Home prices up year on year in 88pc of US cities as economy recovers
Economic recovery, shortage of properties for sale and drop in foreclosures spark competition among buyers and keep values up in most cities
Prices for single-family homes climbed in 88 per cent of US cities in the third quarter as buyers competed for limited inventories that included fewer discounted foreclosures.
The median transaction price rose from a year earlier in 144 of 163 metropolitan areas measured, the National Association of Realtors said. A third of areas had double-digit increases.
Home prices are extending a recovery across the country, fuelled by a tight supply of listings and a smaller share of distressed sales, which drag down values. The US housing market had five months of inventory in the third quarter, down from 5.9 months a year earlier, data from the Realtors group show. Completed foreclosures in September had plunged 39 per cent from a year earlier, said CoreLogic.
"Most regions of the country are experiencing strong home- price appreciation off a low base," Neil Dutta, head of US economics at Renaissance Macro Research in New York, said. "Cities with the biggest price appreciation are in places that had bigger busts."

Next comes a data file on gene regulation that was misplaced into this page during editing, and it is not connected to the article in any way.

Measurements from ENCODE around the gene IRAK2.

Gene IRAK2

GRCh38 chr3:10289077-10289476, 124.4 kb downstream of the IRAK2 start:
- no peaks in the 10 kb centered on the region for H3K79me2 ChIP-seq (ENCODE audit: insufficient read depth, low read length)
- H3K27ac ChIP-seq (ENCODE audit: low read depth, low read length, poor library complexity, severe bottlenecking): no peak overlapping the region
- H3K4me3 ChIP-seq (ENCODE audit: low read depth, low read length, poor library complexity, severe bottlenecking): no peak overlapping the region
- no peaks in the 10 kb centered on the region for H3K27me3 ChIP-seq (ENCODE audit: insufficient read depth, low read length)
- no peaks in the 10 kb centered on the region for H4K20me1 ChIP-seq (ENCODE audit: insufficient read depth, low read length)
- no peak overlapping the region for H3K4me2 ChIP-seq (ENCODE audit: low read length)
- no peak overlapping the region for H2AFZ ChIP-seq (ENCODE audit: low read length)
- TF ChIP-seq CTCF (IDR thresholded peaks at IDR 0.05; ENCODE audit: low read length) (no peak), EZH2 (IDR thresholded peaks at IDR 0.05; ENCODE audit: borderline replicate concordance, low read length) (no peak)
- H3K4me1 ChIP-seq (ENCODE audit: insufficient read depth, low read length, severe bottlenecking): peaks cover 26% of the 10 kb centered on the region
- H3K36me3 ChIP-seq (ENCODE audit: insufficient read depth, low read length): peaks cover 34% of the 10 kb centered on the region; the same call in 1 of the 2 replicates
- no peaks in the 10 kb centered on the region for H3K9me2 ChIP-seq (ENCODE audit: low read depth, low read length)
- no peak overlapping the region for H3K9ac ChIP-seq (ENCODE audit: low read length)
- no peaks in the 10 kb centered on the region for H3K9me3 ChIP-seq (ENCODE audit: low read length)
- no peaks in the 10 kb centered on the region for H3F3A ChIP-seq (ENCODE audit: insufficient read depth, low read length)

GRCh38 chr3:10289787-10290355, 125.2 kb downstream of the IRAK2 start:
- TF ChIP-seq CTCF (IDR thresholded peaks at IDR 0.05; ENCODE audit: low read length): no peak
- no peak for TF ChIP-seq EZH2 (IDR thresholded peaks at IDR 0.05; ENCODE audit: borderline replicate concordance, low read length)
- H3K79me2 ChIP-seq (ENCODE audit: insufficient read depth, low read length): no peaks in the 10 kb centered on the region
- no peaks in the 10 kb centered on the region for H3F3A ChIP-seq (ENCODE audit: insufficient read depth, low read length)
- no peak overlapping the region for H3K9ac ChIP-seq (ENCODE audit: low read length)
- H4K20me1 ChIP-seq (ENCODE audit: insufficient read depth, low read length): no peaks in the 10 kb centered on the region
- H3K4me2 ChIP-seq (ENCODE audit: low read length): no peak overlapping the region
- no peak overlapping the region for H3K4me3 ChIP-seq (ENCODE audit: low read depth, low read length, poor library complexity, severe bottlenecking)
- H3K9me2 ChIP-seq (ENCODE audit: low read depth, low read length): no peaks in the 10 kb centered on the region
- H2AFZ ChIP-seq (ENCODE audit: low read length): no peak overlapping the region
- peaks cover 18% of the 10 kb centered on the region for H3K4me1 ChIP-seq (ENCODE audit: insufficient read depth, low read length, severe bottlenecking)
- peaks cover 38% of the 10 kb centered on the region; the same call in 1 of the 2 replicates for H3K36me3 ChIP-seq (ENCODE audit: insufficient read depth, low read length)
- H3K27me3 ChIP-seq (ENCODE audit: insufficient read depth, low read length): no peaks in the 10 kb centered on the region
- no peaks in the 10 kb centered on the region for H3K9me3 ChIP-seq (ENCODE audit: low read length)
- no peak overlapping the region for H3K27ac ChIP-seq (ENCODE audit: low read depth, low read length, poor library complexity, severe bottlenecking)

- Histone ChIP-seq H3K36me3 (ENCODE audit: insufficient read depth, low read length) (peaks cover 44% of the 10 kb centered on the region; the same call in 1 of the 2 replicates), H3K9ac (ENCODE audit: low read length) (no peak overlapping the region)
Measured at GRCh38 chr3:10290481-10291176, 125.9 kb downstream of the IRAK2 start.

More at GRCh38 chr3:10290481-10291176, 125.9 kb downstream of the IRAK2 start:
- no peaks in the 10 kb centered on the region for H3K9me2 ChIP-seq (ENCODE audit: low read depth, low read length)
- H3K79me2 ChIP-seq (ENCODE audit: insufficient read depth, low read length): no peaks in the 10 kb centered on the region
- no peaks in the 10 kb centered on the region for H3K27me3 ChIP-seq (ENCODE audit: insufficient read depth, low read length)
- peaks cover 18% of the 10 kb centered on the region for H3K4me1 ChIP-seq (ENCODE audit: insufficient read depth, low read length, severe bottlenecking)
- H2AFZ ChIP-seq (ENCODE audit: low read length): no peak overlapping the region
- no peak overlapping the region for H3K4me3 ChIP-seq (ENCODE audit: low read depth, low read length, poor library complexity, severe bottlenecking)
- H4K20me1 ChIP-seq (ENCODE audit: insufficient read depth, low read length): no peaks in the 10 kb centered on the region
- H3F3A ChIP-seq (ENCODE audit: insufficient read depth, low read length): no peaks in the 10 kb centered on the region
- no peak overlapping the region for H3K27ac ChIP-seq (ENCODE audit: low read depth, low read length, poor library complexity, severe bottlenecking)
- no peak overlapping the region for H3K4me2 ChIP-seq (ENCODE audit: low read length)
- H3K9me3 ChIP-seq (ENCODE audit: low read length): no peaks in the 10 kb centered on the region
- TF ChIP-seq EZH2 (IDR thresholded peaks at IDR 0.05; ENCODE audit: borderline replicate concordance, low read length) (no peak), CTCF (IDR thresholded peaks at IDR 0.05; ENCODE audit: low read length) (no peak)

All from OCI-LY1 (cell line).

Price gains are at unsustainable levels, with cities such as San Francisco and San Jose, California, approaching records, Fitch Ratings said in a report. Much of coastal California is more than 20 per cent overvalued, it said.
The nationwide median price for an existing single-family home rose 12.5 per cent in the third quarter from a year earlier to US$207,300, the Realtors group said.
The best-performing areas were Sacramento, California, and Atlanta, where prices jumped 41.8 per cent. They were followed by Las Vegas and Punta Gorda, Florida, which had a 31.9 per cent gain. Other cities with large increases were Los Angeles, with 26.2 per cent, and Phoenix, with 25 per cent.
The areas with the biggest declines were all in Illinois, led by Peoria, where prices fell 13.9 per cent from a year earlier. Following were Kankakee, with a 9.9 per cent drop, and Rockford, with an 8.4 per cent decrease.
Rising home prices and borrowing costs are causing some buyers to hold back. The average rate for 30-year fixed loans was 4.1 per cent last week, up from a near-record low of 3.35 per cent in early May, according to Freddie Mac.
Contracts to buy existing homes dropped the most in more than three years in September, the Realtors association said.
"Rising prices and higher interest rates have taken a bite out of housing affordability," Lawrence Yun, the group's chief economist, said. "However, we have the ongoing situation of more buyers than sellers, so lower sales will help to take the pressure off home-price growth and allow them to rise slowly at a single-digit growth rate in 2014."
San Jose was the most expensive market in the third quarter, with a median home price of US$805,000, the Realtors said. Following were San Francisco, at US$705,000, and Honolulu, at US$679,800.